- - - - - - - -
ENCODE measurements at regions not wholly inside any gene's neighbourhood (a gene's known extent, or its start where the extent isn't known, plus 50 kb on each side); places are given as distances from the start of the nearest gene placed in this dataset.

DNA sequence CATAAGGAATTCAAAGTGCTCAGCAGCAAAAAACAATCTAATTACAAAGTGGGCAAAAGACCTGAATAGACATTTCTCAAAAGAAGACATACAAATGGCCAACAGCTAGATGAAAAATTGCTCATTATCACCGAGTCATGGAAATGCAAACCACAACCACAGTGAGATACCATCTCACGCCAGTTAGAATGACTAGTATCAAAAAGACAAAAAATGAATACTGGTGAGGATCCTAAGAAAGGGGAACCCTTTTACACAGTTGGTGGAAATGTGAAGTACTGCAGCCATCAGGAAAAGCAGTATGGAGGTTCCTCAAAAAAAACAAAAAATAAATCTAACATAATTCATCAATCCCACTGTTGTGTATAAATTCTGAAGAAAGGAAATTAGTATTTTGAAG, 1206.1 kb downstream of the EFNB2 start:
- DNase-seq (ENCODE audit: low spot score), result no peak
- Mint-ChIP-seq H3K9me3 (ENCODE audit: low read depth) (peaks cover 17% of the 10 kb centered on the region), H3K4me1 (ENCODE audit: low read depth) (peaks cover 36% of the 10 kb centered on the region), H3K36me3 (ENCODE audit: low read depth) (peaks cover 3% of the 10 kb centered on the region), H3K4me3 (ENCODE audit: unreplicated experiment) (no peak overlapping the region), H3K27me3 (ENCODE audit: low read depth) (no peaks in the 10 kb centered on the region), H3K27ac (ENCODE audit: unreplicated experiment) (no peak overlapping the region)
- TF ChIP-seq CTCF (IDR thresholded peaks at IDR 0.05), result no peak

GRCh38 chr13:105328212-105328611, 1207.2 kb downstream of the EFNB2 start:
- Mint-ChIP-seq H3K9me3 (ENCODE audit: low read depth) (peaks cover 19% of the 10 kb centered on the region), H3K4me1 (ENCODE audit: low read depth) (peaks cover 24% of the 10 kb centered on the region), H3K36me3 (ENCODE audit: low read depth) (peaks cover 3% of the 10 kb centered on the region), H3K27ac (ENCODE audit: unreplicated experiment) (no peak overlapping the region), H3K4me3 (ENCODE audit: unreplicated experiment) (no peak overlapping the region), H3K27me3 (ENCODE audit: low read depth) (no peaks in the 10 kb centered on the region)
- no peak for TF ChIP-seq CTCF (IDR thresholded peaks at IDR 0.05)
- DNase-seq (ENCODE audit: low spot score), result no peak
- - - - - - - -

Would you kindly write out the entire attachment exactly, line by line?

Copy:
ENCODE measurements at regions not wholly inside any gene's neighbourhood (a gene's known extent, or its start where the extent isn't known, plus 50 kb on each side); places are given as distances from the start of the nearest gene placed in this dataset.

DNA sequence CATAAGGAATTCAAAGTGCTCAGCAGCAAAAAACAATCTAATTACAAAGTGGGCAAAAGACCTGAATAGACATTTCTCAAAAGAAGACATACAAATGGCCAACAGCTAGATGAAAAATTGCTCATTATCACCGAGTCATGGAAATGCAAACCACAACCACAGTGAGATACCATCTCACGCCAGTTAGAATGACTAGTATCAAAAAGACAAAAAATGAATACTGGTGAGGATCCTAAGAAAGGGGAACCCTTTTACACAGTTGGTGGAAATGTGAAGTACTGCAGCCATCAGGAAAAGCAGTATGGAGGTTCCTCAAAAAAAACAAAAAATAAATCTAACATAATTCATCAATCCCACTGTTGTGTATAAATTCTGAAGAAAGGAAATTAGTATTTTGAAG, 1206.1 kb downstream of the EFNB2 start:
- DNase-seq (ENCODE audit: low spot score), result no peak
- Mint-ChIP-seq H3K9me3 (ENCODE audit: low read depth) (peaks cover 17% of the 10 kb centered on the region), H3K4me1 (ENCODE audit: low read depth) (peaks cover 36% of the 10 kb centered on the region), H3K36me3 (ENCODE audit: low read depth) (peaks cover 3% of the 10 kb centered on the region), H3K4me3 (ENCODE audit: unreplicated experiment) (no peak overlapping the region), H3K27me3 (ENCODE audit: low read depth) (no peaks in the 10 kb centered on the region), H3K27ac (ENCODE audit: unreplicated experiment) (no peak overlapping the region)
- TF ChIP-seq CTCF (IDR thresholded peaks at IDR 0.05), result no peak

GRCh38 chr13:105328212-105328611, 1207.2 kb downstream of the EFNB2 start:
- Mint-ChIP-seq H3K9me3 (ENCODE audit: low read depth) (peaks cover 19% of the 10 kb centered on the region), H3K4me1 (ENCODE audit: low read depth) (peaks cover 24% of the 10 kb centered on the region), H3K36me3 (ENCODE audit: low read depth) (peaks cover 3% of the 10 kb centered on the region), H3K27ac (ENCODE audit: unreplicated experiment) (no peak overlapping the region), H3K4me3 (ENCODE audit: unreplicated experiment) (no peak overlapping the region), H3K27me3 (ENCODE audit: low read depth) (no peaks in the 10 kb centered on the region)
- no peak for TF ChIP-seq CTCF (IDR thresholded peaks at IDR 0.05)
- DNase-seq (ENCODE audit: low spot score), result no peak